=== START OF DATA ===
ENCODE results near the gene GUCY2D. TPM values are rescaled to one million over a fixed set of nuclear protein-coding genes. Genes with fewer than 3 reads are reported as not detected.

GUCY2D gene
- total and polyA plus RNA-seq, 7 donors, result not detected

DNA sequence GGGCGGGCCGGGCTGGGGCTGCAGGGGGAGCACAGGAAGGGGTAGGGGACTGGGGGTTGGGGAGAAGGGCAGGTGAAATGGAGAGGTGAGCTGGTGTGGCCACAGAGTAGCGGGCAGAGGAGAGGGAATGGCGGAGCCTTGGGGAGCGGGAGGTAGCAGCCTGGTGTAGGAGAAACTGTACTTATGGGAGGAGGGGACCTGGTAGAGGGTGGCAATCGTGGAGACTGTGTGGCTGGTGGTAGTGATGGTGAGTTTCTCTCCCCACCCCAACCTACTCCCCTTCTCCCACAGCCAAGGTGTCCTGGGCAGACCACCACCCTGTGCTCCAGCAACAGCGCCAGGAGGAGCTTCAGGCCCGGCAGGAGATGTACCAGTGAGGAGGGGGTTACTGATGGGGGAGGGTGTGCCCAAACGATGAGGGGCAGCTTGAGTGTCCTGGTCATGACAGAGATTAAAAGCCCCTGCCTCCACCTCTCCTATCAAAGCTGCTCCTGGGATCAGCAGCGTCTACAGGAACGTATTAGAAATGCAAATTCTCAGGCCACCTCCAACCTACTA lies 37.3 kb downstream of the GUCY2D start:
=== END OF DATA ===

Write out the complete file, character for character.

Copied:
ENCODE results near the gene GUCY2D. TPM values are rescaled to one million over a fixed set of nuclear protein-coding genes. Genes with fewer than 3 reads are reported as not detected.

GUCY2D gene
- total and polyA plus RNA-seq, 7 donors, result not detected

DNA sequence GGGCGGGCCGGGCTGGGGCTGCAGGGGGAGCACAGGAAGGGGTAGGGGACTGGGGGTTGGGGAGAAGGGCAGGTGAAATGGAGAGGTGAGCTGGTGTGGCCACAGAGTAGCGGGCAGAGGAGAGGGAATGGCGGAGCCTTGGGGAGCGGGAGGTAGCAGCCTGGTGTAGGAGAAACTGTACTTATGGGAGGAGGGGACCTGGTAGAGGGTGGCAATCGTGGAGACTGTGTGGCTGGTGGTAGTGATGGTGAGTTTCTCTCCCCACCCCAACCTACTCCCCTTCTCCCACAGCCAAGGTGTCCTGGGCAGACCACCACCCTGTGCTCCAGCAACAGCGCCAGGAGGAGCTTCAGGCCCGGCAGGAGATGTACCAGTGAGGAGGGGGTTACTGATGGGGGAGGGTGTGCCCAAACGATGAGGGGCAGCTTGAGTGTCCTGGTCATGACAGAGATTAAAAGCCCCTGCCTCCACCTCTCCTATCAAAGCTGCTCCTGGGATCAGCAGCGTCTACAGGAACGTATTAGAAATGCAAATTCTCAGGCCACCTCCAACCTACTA lies 37.3 kb downstream of the GUCY2D start: